HMRC have started compiling a list of the 50,000 customs agents required to cope with the jump in customs declarations after the UK leave the EU, on the 31st December 2020, and they have a shortfall of tens of thousands.
The 50,000 customs agents are required to process the post-Brexit increase in Customs declarations, that will rocket from the current 50m to 200-250m a year, as 145,000 UK businesses need to complete customs formalities for the first time.
Robert Keen, director-general of the British International Freight Association (BIFA), the industry group that is the main provider of customs training in the UK, said the country was falling “many thousands short” of the target.
BIFA has put just 1,298 people through its online customs declaration training in 2019, with a further 244 online courses completed by February, but in March and April there were only 96 enrolments, a drop attributed to the coronavirus crisis.
An additional 870 courses have been completed at an online customs academy set up by the government with the Institute of Export and International Trade.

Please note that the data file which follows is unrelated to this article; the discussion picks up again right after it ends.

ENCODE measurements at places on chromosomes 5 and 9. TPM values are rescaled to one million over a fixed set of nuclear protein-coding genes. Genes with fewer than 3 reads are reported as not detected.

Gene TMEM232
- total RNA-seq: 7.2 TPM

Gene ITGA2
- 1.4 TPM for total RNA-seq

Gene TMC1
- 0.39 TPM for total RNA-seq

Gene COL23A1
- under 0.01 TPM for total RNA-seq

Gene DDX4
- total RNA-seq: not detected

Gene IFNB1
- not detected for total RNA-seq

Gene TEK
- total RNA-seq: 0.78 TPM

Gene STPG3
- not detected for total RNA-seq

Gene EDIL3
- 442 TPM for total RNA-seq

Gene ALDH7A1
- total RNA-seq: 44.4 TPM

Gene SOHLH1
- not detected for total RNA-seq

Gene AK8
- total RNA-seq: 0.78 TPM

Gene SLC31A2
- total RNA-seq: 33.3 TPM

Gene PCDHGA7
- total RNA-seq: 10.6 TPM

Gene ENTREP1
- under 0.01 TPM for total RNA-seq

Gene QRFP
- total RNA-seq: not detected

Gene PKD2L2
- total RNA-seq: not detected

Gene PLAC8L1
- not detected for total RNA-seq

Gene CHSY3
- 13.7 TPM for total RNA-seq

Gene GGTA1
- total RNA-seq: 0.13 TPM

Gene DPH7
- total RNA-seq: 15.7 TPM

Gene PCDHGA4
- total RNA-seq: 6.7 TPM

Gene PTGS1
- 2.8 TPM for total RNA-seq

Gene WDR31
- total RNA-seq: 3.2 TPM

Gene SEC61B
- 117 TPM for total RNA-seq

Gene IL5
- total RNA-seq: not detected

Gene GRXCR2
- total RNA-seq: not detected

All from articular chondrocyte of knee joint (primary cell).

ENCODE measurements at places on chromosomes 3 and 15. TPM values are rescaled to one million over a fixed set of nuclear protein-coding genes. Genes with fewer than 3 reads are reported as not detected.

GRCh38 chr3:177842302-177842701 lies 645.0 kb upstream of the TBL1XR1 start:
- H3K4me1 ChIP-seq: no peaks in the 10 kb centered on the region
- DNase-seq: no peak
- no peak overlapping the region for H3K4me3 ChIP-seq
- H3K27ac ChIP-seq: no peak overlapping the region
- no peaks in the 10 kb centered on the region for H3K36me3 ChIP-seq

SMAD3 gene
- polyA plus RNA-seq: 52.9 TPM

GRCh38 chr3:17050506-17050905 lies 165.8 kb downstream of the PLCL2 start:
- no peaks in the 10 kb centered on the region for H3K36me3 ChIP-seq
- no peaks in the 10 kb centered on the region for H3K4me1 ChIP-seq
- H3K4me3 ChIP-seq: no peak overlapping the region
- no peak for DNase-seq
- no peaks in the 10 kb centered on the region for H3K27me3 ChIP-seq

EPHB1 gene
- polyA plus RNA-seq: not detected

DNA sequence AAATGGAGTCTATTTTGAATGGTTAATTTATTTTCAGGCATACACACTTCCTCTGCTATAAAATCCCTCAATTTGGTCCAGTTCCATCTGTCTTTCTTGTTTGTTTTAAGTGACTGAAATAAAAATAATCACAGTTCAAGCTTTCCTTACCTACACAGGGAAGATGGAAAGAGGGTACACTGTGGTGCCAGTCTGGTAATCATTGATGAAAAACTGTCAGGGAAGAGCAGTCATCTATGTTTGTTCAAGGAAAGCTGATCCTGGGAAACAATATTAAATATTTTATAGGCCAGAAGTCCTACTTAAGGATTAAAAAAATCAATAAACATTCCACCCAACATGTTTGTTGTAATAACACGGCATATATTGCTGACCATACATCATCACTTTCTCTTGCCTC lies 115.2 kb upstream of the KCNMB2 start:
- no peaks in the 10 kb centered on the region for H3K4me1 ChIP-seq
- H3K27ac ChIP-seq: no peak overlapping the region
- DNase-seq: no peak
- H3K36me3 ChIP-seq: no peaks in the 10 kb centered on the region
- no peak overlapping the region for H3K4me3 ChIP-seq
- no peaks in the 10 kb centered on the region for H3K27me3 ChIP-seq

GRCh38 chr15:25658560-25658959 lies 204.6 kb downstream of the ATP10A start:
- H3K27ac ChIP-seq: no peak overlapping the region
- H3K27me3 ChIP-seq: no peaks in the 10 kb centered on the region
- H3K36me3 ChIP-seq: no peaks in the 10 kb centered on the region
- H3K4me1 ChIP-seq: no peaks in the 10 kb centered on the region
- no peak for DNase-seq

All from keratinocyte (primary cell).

These numbers are insignificant, when the National Audit Office estimates that from next January, there will be an additional 250m customs declarations a year.
On average, given the complexity of many transactions, an experienced customs agent will complete around 20 clearances a day, or 4,000 a year.
Extrapolating 200m extra declarations, at a productivity rate of 4,000 per year equates to the 50,000 staff needed on day one, and probably more.
It takes “at least a year” to train a customs agent to handle “routine inquiries” given the complexity of the forms. But with just six months to go until the new customs regime comes into force, concerns are growing about the country’s levels of preparedness.